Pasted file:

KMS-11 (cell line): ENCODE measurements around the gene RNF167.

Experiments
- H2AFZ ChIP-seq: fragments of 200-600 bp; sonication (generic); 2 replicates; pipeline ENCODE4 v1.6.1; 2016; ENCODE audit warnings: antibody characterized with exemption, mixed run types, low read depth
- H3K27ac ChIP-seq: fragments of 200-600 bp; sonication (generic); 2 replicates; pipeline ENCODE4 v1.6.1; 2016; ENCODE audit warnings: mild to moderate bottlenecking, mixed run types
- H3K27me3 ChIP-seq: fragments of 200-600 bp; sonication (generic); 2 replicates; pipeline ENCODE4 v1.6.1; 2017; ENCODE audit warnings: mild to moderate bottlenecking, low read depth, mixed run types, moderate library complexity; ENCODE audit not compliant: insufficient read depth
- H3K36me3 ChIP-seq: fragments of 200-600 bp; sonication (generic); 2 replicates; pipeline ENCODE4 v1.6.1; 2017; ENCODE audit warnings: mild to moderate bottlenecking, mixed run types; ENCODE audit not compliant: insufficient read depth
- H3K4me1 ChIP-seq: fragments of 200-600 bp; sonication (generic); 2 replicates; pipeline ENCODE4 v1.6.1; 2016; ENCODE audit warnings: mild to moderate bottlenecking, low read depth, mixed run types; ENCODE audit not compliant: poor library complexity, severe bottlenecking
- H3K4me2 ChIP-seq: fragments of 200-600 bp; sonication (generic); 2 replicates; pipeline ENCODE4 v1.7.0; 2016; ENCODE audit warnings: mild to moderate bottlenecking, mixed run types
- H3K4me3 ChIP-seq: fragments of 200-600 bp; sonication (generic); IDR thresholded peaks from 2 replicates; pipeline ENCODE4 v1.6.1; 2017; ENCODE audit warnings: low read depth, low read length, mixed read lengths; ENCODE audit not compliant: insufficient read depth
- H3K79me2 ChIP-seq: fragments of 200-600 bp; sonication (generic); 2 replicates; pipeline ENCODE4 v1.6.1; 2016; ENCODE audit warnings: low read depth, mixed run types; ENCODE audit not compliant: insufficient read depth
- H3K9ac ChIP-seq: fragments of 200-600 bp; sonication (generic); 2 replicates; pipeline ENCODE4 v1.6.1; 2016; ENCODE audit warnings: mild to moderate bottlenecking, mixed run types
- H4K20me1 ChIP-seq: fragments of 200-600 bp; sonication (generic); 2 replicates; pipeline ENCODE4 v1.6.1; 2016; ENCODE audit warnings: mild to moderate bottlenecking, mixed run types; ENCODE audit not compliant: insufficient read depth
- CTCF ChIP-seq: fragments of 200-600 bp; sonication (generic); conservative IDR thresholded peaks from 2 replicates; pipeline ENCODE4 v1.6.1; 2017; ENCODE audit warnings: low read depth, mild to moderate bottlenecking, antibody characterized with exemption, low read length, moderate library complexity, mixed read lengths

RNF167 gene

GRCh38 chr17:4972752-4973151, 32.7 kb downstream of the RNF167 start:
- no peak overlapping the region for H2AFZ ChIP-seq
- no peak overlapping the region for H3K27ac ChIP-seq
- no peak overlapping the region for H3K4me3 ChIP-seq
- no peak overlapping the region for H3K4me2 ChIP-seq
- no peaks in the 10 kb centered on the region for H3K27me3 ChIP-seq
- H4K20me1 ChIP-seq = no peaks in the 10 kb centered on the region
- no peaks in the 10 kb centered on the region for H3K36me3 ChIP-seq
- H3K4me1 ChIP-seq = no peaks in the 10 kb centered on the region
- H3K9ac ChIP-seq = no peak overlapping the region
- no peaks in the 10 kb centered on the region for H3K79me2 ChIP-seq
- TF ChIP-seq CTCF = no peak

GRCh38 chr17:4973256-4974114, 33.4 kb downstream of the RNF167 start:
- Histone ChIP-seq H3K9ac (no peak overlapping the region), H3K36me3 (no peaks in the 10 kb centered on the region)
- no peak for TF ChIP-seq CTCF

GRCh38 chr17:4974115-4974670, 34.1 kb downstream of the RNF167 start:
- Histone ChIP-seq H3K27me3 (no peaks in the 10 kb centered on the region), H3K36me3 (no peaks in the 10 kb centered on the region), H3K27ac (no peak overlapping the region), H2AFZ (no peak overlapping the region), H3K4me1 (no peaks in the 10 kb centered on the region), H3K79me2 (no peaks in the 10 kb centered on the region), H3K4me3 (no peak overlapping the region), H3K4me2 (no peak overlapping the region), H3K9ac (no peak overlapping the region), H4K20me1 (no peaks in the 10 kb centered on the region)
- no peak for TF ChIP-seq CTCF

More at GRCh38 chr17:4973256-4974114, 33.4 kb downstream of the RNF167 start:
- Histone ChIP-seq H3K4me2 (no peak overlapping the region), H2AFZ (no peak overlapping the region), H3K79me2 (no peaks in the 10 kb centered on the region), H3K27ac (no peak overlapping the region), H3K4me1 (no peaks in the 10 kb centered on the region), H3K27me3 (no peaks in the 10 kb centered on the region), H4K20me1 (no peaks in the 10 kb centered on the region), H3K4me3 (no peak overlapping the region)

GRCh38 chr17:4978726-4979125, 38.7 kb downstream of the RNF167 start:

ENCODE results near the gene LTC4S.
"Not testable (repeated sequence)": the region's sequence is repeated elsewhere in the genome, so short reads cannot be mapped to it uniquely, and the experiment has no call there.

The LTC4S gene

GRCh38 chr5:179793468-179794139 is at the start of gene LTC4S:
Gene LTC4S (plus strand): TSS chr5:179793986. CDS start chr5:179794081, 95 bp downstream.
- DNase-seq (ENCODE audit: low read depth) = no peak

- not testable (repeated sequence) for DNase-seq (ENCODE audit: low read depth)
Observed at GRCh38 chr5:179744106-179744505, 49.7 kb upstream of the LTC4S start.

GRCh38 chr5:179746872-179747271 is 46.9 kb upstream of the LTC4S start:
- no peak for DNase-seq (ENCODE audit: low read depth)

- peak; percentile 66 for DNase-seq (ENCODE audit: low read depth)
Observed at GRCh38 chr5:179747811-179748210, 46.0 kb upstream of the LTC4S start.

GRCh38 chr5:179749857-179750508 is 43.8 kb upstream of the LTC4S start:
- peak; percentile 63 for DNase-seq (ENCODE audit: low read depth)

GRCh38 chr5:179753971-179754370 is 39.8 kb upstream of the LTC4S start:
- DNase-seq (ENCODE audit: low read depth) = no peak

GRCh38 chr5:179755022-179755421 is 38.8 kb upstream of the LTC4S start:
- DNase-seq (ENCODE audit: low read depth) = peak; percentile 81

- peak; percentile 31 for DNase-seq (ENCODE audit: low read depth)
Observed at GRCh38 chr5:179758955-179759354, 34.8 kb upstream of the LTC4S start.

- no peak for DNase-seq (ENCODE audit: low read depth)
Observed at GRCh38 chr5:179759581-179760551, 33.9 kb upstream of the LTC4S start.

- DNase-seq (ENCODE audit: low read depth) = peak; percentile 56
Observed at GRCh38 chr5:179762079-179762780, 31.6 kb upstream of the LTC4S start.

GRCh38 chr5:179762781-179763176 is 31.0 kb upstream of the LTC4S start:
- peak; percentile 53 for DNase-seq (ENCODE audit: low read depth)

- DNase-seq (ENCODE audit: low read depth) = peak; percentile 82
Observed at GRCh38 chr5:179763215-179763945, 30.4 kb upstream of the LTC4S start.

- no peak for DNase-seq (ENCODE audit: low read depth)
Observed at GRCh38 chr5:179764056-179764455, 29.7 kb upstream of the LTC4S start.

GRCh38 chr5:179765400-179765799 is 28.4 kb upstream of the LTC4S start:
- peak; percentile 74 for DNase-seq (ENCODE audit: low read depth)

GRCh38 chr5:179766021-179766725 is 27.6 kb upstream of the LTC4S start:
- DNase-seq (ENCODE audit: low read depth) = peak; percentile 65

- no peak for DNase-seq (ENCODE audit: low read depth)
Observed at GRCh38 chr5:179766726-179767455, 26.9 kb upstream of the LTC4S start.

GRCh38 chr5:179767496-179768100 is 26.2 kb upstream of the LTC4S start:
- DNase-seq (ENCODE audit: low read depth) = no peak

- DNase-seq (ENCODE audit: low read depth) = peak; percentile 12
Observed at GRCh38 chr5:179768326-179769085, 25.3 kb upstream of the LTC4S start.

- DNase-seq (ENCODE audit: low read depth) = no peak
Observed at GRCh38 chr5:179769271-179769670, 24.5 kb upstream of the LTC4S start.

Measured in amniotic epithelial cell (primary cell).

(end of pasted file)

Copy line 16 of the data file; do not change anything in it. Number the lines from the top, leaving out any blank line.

- no peak overlapping the region for H2AFZ ChIP-seq